What to Know Before Giving Your Child Melatonin

child trying to sleep

Between 2007 and 2012 the sale of melatonin, a hormone supplement designed to promote sleep, more than doubled. While we don’t know how many  parents are using melatonin to help their kids sleep, there’s plenty of discussion around this topic.

We asked our expert, “Is melatonin safe for kids?”

Psychologist and Sleep Disorders Expert William David Brown, Ph.D., with Children’s Medical Center says the melatonin supplement is generally considered safe and effective when used short-term and in the appropriate dose.

William David Brown, Ph.D.

William David Brown, Ph.D.

Dr. Brown says melatonin may be an acceptable last resort, but parents should try other bedtime routine adjustments such as turning off the TV earlier, avoiding sweets near bedtime and maintaining a consistent bedtime routine that includes calm, quiet activities such as reading.

Exposure to bright early morning light can also set the body’s clock and help kids be ready for sleep at bedtime. Eating breakfast outside may be a good way for your child to get the sunlight their body needs for good sleep and a dose of vitamin D, too.

When evaluating if your child needs melatonin, always check with your child’s pediatrician, and understand some of the potential drawbacks.

Potential Drawbacks of Melatonin

Lack of Research. There is not a great deal of research on the long-term impact of melatonin use in children.
Not for Those With Autoimmune Disorders. Melatonin can boost the immune system, so it's not recommended for anyone with an autoimmune disorder, such as celiac disease or arthritis.
Dosage. Melatonin is most commonly sold in doses made for adults. Children should only be given between 0.3 to 1 milligrams of melatonin.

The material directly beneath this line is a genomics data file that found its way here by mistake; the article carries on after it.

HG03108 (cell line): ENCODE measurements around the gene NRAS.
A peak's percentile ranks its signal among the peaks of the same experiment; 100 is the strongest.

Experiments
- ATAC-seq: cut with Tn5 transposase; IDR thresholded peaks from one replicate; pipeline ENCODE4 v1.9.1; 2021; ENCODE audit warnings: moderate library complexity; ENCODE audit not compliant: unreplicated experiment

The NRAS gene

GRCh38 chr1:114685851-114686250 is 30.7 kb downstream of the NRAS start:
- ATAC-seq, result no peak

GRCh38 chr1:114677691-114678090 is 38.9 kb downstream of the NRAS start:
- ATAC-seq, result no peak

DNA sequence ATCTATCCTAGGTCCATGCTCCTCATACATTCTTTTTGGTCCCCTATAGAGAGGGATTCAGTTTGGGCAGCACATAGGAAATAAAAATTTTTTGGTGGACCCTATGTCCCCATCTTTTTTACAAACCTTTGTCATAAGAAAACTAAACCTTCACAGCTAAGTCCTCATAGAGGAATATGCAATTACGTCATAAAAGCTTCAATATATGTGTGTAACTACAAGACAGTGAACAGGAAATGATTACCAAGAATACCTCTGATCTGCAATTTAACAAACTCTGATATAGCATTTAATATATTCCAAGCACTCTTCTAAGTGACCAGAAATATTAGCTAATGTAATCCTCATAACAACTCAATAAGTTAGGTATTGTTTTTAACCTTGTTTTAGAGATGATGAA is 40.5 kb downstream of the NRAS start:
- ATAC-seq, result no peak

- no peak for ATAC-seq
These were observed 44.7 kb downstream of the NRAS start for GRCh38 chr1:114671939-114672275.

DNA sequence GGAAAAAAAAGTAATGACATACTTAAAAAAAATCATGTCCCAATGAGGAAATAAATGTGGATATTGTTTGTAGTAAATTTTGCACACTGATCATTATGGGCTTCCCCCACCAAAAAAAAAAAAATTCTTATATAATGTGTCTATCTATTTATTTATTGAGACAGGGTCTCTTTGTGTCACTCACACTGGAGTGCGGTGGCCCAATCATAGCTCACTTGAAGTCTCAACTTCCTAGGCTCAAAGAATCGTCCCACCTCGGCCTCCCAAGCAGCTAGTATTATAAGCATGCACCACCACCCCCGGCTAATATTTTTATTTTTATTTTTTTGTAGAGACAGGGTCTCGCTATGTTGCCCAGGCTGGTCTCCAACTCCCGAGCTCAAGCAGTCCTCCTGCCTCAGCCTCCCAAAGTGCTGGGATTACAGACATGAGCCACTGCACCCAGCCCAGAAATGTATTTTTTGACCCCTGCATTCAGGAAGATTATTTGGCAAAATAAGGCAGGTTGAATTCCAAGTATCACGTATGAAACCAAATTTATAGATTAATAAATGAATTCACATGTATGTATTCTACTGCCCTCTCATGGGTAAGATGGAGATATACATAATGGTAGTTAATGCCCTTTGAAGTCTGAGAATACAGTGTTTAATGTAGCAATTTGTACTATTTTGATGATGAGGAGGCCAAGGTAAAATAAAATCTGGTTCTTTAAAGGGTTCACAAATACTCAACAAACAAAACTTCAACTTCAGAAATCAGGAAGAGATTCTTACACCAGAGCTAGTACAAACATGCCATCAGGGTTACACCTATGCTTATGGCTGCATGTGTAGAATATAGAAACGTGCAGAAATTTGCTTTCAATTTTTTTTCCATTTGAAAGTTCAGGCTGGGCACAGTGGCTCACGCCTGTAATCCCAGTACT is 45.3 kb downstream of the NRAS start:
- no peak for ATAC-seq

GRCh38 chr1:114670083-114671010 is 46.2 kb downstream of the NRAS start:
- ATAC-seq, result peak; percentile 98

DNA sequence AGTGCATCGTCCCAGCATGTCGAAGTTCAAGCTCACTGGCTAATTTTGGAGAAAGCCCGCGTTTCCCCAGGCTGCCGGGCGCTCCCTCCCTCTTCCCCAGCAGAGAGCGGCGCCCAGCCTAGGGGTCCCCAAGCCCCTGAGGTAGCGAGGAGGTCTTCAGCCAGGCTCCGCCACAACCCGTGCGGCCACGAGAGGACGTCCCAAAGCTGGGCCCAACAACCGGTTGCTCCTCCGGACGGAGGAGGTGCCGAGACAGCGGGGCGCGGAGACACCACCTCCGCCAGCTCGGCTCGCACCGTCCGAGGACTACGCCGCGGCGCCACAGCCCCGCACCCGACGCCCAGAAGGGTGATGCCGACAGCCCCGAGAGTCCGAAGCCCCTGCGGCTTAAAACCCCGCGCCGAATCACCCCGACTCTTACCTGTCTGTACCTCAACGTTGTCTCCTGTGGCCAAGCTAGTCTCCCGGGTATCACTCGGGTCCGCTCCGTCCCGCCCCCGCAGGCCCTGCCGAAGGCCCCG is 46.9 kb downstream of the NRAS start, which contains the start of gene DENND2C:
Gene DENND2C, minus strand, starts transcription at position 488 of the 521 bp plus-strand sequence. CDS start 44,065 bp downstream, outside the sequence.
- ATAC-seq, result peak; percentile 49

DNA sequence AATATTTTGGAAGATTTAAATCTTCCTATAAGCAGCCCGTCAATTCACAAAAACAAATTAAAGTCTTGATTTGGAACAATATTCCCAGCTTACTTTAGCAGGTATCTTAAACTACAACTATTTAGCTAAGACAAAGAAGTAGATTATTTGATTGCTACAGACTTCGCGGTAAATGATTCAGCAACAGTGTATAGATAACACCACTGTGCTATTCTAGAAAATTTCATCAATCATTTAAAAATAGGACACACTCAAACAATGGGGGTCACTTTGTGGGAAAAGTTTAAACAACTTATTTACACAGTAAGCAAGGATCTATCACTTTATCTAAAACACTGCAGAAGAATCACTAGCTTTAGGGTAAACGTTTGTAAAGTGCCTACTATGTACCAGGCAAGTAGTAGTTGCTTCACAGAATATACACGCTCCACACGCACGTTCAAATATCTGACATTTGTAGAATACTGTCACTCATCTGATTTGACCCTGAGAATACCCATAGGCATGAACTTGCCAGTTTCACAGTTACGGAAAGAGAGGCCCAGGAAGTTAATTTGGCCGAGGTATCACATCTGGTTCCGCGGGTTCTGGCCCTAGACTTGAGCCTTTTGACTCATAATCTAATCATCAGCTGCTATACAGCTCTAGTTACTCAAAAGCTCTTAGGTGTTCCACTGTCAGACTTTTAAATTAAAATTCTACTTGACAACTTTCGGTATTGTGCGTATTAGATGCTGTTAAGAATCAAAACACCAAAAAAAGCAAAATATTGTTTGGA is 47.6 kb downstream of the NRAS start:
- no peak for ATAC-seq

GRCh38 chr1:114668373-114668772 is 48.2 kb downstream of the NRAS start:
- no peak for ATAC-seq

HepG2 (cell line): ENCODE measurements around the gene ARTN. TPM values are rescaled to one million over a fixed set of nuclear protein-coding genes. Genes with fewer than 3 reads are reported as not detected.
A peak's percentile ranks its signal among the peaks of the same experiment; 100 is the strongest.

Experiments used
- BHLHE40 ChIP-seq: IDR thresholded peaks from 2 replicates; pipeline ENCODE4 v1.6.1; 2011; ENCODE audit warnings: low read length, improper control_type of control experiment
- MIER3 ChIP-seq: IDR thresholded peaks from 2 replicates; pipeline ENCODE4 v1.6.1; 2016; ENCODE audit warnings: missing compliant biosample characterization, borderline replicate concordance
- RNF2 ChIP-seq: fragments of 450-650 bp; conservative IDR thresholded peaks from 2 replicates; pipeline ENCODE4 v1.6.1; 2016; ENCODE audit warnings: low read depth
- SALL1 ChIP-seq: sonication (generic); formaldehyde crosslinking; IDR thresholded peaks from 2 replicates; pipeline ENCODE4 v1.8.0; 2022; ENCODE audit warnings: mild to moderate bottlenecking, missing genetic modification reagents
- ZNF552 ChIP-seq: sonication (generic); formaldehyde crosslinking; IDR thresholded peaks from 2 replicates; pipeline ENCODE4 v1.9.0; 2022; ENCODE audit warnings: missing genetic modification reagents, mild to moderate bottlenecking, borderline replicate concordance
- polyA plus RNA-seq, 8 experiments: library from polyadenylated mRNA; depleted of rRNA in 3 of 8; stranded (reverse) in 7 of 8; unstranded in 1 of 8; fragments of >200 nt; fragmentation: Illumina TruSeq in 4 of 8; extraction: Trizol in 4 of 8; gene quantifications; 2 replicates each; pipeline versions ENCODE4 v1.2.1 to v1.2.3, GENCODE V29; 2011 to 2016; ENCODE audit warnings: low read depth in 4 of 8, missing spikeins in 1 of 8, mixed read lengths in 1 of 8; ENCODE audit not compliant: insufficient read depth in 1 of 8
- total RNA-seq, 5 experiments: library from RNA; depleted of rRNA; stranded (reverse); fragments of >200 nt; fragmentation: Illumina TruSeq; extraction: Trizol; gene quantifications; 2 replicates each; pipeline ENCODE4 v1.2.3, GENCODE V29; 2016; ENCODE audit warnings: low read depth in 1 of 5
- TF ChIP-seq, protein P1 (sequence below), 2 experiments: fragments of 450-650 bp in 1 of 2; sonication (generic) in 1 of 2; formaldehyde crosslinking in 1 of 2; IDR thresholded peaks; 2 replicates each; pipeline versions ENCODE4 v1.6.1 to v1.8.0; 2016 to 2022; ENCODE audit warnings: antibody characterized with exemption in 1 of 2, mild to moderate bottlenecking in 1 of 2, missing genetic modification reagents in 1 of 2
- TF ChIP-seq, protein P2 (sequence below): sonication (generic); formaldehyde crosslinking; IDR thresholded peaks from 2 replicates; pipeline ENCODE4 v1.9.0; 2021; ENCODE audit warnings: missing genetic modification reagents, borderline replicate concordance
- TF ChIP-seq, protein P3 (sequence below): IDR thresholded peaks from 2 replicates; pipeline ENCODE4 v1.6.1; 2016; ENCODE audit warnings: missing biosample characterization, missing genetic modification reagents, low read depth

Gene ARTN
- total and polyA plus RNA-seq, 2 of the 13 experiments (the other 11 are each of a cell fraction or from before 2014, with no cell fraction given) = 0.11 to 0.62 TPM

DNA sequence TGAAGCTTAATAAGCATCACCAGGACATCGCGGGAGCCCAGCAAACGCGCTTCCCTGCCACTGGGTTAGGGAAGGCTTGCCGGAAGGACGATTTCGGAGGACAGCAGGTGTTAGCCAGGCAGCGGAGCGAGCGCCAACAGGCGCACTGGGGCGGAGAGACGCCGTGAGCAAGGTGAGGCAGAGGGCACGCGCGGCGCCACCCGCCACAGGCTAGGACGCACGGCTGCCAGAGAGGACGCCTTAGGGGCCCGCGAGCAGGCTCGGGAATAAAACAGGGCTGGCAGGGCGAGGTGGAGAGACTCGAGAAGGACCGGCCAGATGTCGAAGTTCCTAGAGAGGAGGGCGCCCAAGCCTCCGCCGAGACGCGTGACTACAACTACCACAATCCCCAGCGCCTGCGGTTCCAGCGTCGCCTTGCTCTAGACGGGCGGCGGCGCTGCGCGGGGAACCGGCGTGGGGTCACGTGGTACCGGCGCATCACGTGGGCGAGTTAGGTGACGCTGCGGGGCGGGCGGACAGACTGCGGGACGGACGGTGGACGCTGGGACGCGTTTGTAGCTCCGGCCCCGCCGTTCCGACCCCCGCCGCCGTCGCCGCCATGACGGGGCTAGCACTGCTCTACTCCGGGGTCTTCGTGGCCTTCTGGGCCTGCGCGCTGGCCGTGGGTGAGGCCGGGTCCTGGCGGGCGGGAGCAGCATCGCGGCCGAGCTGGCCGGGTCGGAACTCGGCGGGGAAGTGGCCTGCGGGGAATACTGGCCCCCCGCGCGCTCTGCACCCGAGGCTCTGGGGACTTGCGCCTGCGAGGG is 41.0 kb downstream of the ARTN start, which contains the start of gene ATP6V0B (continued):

Morning Grogginess. A fairly common after effect of using a melatonin supplement in the evening, is that your child may have difficulty wakening quickly in the morning.

Melatonin

Melatonin is a hormone produced by the brain to help regulate the natural sleep cycle. It’s production is partly affected by light and melatonin supplements are used to treat several symptoms including to help control sleep and wake cycles.

For  more on what Dr. Brown has to say on giving your child melatonin, check out CBS’ Tracy Kornet’s report on Parents Using Hormone Supplement to Get Kids to Sleep.

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3 Responses to What to Know Before Giving Your Child Melatonin

  1. Thank you, Dr. Brown.

    This is a great post with helpful information on this most important topic.

    The sleep health and wellness of the pediatric population is critically important and warrants extensive attention, research and educational efforts.

    Keep up the good work!

  2. Angela Patterson November 10, 2013 at 10:39 pm #

    My 8-year-old daughter has Angelman Syndrome. We SWEAR by melatonin in addition to her 2 RXs. It’s a way of life for us. We hope it’s healthy but can’t live without it now….

  3. Sarah Burns November 8, 2013 at 8:25 am #

    Great post – we recently began giving our son melatonin because it was taking him hours to fall asleep. He’s taken about .25mg nightly for three weeks and we’ve seen dramatic improvement in his behavior and attitude during the day.

    Sleep is important!

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